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I wrote this but it really doesn't read nicely. How could the following paragraph be improved?

With the increasing green movement, subsidies for energy produced by solar panels installed on households and the possibility of a carbon tax will mean that a wider range of households will be able to invest in solar power technology and that heavy polluters may have little choice but to cover their buildings in cheap organic solar power technology.

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  • Critique questions here need to include specific questions about the writing, as required by this site's critique guidelines. I'm closing this for now, but please feel free to edit this question so we can consider re-opening it. May 2 '12 at 6:58
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The three key points for me are:

  • "increasing green movement" doesn't make sense to me. It sounds like "green" is moving around more. Also, it's not clear what exactly they're responsible for.
  • Split the long sentence up into two or more sentences.
  • The subsidy has made it cheaper and encourages adoption, but the penalty (tax) affects heavy polluters, so make that distinction clearer.

A possible suggestion:

The growth of the green movement has meant the introduction of a number of measures to encourage household investment in solar power. In particular, subsidies for energy produced by solar panels installed on households have made it more affordable, and the possibility of a carbon tax means that heavy polluters may have little choice but to cover their buildings in cheap organic solar power technology.

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First, I'd break it into more sentences. It is very difficult to read and understand that four-lines sentence.

Second, how can an imminent carbon tax increase someone's ability to spend more money? It deserves more specific explanation.

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My revision isn't great, but I think it make things clearer by splitting the effects of subsidies and taxes into separate sentences:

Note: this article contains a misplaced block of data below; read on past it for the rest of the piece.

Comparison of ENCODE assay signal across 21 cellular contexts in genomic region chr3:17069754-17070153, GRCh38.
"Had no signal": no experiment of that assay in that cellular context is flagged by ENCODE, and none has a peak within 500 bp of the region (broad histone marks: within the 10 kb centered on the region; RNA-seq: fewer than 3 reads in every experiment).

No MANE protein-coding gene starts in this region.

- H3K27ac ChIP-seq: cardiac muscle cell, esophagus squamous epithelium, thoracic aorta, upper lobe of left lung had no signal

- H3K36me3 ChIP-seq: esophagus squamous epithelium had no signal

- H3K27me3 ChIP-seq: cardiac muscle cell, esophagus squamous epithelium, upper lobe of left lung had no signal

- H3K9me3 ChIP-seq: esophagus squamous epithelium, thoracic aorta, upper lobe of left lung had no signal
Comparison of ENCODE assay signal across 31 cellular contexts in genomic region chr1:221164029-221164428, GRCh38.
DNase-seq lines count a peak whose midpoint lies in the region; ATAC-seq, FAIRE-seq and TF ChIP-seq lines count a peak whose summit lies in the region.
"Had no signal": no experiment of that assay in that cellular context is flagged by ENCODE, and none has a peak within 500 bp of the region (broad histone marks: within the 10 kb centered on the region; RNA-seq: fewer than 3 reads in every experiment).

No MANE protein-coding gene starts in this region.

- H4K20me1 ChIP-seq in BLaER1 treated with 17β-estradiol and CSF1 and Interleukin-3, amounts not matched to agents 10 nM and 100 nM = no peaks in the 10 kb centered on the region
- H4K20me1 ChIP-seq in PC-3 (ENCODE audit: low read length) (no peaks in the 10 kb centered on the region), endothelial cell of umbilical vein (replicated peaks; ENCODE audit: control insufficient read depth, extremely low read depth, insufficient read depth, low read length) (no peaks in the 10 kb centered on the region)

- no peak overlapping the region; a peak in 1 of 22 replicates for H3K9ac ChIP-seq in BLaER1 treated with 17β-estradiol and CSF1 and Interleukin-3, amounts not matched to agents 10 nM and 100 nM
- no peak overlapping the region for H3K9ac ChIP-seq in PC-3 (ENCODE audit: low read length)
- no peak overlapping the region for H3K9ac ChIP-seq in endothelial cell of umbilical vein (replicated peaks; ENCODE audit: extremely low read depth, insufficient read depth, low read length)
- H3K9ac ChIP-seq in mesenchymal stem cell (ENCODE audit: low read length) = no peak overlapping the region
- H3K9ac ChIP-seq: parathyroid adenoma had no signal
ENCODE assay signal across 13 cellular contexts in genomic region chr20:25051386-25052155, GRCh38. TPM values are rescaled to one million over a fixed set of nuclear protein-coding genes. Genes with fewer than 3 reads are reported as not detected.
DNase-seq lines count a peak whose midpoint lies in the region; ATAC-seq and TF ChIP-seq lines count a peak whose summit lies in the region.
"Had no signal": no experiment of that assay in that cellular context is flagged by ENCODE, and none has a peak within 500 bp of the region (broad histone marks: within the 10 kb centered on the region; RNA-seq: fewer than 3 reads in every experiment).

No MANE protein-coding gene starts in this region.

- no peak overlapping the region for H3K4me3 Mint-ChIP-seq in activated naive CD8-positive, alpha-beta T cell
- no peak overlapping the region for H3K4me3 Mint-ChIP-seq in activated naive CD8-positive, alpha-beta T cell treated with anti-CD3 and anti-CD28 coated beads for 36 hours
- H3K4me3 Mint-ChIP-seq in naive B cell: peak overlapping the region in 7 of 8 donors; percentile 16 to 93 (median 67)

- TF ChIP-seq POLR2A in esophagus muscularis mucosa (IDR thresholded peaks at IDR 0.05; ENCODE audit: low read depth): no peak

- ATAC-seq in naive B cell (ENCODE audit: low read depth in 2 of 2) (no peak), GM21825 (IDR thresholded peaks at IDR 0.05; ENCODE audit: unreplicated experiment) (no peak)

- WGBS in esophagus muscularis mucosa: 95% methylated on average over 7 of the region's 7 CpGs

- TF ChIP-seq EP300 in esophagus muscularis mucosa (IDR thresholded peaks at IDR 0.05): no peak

The increasing green movement will create subsidies for energy produced by solar panels installed on households, and may lead to a carbon tax. The subsidies will allow a wider range of households to invest in solar power technology. The tax would leave heavy polluters little choice but to cover their buildings in cheap, organic solar power technology.

There are a few things I don't understand:

  • Did you mean that the green movement will lead to subsides for the energy produced by solar panels? Or that it will lead to subsides for installing solar panels?
  • Why would the tax lead polluters to choose solar power technology that is organic?

Perhaps these questions are answered elsewhere in the article.

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  • Ahh sorry, I meant becuase of the green movement governments have introduced subsides for solar power.
    – user1655
    Mar 28 '11 at 9:05
  • And also the organic panels would be cheaper, its explained eailier on the page. And I think instead of polluters I mean secondary producers who use a lot of power (currently non-renuable).
    – user1655
    Mar 28 '11 at 9:07
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I don't know that polluters wrapping their buildings in cheap solar has a place in this paragraph; and there's more solar stuff than just panels. But, as the OP makes clear, homeowners must invest in solar for two reasons:

  1. more subsidies
  2. more carbon taxes

So is this a possibility?

The increasing acceptance that we must finally go green means a growing carbon tax on polluters and their customers and, at the same time, greater subsidies for home solar. No homeowner can refuse ever-cheaper solar technology in the face of these tidal forces.

-- pete